Tour a Fashion Executive's Traditional-Style East Hampton Home
If anyone knows how to put a stamp on something, it’s Ken Wyse. As president of licensing and public relations for PVH, he has helped the Fortune 500 company expand from a $300 million to a $9 billion corporation during his 26-year tenure, working on labels including Calvin Klein, Izod, and Tommy Hilfiger. It’s no surprise, then, that his Greek Revival home in East Hampton was custom designed to suit his particular brand of living: simple yet elegant, with meticulous attention to detail.
Wyse has been coming to the Hamptons since the 1970s and had previously rescued a Greek Revival house from demolition, moving it in 1990 to Buell Lane. Ten years later, he purchased land in Dune Alpin Farm, a former dairy spread that had been converted in the early 1970s to an “enlightened development” of condominiums and building lots, with half of its land set aside as reserve. Wyse’s home, boasting ample patios, a pool, and tranquil views of grazing horses, is his sanctuary,
“I wanted a house that had three things,” says Wyse. “One, that I could be happy in it on my own. Two, that it would be filled with light even on the darkest of days. And three, that I could read a book in every room.” The regal scale of the 11-foot-high ceilings, massive crown moldings, and double-height foyer and grand staircase makes the two-bedroom home appear much larger than its 2,650 square feet, exactly as Wyse had planned. (Dune Alpin Farm’s homeowners’ association
caps the maximum housing square footage at 3,000.) “Simple architecture is crucial,” he adds. “It sets the stage for everything.”
Banking on his skill at identifying talent and bringing together the right cast of characters, Wyse assembled a formidable design team to realize his vision: Tony Greifenstein and Keith Boyce of Greifenstein-Boyce Associates, contractor Richard Swanson, and decorator Larry Laslo, a friend. “I like to think of almost everything I do as conducting an orchestra,” explains Wyse. “It’s how I run my business. I deal with a lot of people, and I get a lot of things to move in an appropriate direction. Hopefully, the consequence is pretty music, something that is well done.”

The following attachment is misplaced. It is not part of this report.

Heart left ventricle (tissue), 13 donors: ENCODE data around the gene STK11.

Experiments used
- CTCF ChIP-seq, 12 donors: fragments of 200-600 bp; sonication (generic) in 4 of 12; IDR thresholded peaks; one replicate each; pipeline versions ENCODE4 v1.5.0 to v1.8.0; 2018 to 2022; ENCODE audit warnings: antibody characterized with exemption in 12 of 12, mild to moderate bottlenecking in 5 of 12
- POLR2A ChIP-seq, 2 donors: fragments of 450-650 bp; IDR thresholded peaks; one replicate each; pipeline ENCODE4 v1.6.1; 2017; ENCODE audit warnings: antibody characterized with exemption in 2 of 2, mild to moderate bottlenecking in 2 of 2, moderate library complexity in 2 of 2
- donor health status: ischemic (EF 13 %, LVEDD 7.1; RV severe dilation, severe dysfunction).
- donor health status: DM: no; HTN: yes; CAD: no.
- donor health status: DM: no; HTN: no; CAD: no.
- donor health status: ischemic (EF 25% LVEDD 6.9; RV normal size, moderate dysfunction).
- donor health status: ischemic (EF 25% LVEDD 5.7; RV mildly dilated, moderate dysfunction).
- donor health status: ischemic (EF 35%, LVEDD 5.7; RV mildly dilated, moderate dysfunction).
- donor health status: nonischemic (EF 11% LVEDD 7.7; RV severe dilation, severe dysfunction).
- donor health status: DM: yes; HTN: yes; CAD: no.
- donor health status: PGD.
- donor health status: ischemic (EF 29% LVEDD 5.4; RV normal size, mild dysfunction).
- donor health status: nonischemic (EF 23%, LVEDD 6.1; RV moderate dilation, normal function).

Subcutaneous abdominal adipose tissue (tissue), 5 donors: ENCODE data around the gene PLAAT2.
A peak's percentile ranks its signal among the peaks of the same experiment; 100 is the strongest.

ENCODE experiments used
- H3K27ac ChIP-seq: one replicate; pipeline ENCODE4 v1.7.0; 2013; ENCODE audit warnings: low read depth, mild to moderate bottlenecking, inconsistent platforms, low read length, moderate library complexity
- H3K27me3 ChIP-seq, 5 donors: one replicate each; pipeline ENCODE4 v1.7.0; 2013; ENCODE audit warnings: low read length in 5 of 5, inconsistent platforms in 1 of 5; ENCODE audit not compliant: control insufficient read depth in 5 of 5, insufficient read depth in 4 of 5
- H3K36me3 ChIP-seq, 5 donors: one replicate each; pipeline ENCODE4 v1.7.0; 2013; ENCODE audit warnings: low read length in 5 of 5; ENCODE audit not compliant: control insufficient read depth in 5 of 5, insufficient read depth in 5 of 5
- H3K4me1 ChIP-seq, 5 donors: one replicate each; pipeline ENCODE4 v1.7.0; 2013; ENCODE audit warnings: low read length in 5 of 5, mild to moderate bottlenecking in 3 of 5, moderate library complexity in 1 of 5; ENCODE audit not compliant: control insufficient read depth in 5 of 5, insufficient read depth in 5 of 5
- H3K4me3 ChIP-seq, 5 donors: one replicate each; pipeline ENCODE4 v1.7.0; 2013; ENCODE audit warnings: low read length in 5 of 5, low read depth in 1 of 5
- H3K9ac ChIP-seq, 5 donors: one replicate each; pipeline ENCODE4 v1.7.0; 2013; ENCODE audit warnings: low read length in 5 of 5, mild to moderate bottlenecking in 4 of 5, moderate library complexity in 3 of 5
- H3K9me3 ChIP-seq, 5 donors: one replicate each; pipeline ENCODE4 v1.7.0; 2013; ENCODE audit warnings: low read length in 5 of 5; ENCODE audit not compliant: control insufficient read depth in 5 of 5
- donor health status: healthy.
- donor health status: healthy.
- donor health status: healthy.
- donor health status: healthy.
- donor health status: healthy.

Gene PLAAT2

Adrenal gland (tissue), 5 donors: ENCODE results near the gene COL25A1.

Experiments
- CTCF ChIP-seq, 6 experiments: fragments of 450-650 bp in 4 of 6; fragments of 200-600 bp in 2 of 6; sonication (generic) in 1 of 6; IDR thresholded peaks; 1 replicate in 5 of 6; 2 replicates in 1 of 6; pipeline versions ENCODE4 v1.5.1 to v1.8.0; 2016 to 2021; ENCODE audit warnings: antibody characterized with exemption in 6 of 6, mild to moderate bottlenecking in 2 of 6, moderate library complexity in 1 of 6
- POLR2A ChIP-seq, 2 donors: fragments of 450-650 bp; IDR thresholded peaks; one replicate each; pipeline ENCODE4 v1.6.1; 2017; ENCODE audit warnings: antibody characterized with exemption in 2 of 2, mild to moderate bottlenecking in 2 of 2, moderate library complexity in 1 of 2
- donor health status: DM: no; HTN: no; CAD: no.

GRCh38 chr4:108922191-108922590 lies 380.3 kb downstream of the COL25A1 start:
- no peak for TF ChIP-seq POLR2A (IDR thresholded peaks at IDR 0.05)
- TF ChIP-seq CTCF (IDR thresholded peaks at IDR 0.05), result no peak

The layout includes a large living room and a kitchen and dining area separated by a formal entryway with a stunning black-and-white checkerboard floor. The upper level contains a master suite on one end and a guest suite and study on the other. “Each room,” Wyse notes, “is only one room deep, like the great houses of England. There are big rooms with light coming in from two or three sides. A neighbor once told me I’d left the lights on, but it was the setting sun coming through the house, orange and bright.”
While Wyse is clearly fond of neoclassical architecture, it’s a personal proclivity, not something he was ever used to. “I grew up in a gigantic stucco Norman house,” he recounts. “My mother was a glamour queen, and they called my father the Jewish Givenchy. He was a very elegant man, and they were a lovely couple. It was all about glitz and glamour. Here, I just wanted comfortable.”
Wyse was not only hands on but head on in the process. “I used to go to bed every night with the plans next to me,” he says, “and I would dream on them.” A romantic at heart, he laughs as he recounts Boyce’s suggestion to rethink the notion of being alone in the house: “Keith put a double-sink vanity in the master bath—he calls it the optimism sink.” Meanwhile, his mandate to Laslo was “comfortable and contemporary, something that fits in today’s world. I call this house the sport shirt and my New York apartment the dress shirt.”
“We joke that the house has a little Hollywood Regency polish,” says Laslo, who also designed Wyse’s apartments both in Manhattan and West Palm Beach, “but it’s really very simple. Ken has always been very tailored, and the house has very clean lines.” Wyse specified a black and white palette, with creamy walls and five-inch wood plank floors stained dark brown. Laslo softened and enriched the scheme with a wide range of complementary brown tones. “My guests provide the color,” says Wyse.
As in the fashion world, decorative accessories play a major role in defining the overall aesthetic—things like the hand-stitched leather bedside tables in the guest room, the Warhol Campbell Soup print in the kitchen (a spot-on icon for a man who doesn’t cook), and a Hellenistic sculpture on the mantel. “When I put it up, Larry said, ‘It’s the dot of the i; it completes the room,’” Wyse recalls. And then there are the Walter Gropius fixtures in the kitchen that once hung in the entry of the Oklahoma City Civic Center. “Larry said I had to buy them, and I said, ‘If I buy them, my father is going to come down from heaven and murder me because I can’t spend that kind of money.’” But Laslo prevailed, and Wyse, ever the consummate businessman, stayed on mission—even when it came to rooms that most visitors don’t even see. “Who else would have a marble laundry room?” he asks with a smile.
A version of this article appeared in the December 2013 issue of Hamptons Cottages & Gardens with the headline: Hamptons Classic.